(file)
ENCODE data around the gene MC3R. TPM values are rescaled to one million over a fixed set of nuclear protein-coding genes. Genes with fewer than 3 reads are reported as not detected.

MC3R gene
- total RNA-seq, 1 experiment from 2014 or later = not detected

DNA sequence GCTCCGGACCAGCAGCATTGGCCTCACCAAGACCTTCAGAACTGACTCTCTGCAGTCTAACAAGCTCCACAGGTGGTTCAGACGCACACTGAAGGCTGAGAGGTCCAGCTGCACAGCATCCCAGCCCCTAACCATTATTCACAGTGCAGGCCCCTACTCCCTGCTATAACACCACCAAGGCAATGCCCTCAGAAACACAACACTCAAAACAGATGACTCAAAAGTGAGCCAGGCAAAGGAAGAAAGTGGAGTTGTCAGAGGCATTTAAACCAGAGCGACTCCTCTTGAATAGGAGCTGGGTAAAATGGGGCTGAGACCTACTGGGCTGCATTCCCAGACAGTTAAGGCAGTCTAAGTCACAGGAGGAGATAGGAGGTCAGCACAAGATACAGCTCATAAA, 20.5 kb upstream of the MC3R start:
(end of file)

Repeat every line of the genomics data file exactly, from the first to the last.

ENCODE data around the gene MC3R. TPM values are rescaled to one million over a fixed set of nuclear protein-coding genes. Genes with fewer than 3 reads are reported as not detected.

MC3R gene
- total RNA-seq, 1 experiment from 2014 or later = not detected

DNA sequence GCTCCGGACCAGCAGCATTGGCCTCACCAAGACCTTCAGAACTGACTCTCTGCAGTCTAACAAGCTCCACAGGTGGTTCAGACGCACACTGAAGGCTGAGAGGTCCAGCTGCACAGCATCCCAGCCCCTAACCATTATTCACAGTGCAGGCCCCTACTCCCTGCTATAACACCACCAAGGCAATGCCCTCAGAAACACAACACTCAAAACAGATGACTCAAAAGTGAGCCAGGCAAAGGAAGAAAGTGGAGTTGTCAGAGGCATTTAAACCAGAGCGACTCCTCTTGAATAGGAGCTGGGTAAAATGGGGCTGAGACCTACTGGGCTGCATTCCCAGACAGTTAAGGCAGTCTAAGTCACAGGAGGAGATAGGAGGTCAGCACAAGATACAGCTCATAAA, 20.5 kb upstream of the MC3R start: